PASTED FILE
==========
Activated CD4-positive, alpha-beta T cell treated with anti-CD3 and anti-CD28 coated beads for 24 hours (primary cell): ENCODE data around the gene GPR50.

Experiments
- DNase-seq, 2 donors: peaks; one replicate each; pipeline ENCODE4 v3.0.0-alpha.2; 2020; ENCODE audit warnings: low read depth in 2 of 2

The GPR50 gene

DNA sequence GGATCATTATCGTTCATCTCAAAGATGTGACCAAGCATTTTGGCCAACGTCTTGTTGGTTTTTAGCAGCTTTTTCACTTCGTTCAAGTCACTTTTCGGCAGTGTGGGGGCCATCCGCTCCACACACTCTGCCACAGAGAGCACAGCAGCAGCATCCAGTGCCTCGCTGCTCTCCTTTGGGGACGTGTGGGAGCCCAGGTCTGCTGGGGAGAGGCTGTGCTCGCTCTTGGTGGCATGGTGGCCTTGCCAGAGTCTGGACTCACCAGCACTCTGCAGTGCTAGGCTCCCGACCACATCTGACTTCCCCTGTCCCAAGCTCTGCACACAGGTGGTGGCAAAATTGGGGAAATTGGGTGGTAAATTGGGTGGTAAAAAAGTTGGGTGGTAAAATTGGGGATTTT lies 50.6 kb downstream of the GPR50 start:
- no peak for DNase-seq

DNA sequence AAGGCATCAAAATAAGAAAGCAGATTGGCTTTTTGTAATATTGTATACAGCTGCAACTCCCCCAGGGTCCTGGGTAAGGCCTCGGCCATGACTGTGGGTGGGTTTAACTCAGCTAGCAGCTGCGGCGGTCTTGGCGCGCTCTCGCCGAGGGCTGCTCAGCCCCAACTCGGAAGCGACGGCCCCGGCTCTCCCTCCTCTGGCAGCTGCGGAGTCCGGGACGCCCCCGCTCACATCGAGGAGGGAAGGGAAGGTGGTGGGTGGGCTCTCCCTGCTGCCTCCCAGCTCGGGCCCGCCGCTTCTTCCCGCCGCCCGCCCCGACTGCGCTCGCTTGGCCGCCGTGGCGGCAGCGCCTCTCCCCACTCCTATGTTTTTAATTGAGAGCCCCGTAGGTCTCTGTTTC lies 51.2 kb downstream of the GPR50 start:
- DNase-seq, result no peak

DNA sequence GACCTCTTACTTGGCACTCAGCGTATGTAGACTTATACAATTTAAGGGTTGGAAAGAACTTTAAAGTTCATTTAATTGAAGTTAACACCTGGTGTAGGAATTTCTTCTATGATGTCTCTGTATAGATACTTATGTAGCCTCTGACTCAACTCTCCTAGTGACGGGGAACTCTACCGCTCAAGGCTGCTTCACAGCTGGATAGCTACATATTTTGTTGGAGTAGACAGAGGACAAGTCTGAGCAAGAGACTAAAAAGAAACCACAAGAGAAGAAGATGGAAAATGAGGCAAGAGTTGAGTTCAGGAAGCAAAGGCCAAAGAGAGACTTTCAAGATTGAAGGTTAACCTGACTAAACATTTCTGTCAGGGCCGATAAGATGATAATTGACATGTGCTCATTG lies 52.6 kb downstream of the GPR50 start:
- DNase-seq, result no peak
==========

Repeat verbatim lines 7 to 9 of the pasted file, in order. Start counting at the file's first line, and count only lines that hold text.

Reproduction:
DNA sequence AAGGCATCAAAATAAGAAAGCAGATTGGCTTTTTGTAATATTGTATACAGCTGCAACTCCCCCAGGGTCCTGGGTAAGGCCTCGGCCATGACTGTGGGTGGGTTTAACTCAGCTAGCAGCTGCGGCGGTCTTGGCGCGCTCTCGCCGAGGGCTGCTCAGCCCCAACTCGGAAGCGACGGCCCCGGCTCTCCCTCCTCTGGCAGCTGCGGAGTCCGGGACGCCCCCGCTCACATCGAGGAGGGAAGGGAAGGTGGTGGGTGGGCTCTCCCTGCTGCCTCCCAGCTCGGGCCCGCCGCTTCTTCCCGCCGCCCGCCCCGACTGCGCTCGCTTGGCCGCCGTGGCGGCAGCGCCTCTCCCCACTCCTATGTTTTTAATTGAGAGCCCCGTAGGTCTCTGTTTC lies 51.2 kb downstream of the GPR50 start:
- DNase-seq, result no peak

DNA sequence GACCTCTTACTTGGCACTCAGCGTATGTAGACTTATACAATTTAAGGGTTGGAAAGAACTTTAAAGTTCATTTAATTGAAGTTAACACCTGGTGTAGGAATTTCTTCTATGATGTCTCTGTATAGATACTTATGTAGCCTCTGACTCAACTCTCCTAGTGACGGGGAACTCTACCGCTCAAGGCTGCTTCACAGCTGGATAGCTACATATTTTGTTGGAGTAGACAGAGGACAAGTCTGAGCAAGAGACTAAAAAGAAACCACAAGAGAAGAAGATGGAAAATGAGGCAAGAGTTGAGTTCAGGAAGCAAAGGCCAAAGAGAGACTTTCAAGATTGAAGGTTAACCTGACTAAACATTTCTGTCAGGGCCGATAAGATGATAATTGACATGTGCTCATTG lies 52.6 kb downstream of the GPR50 start: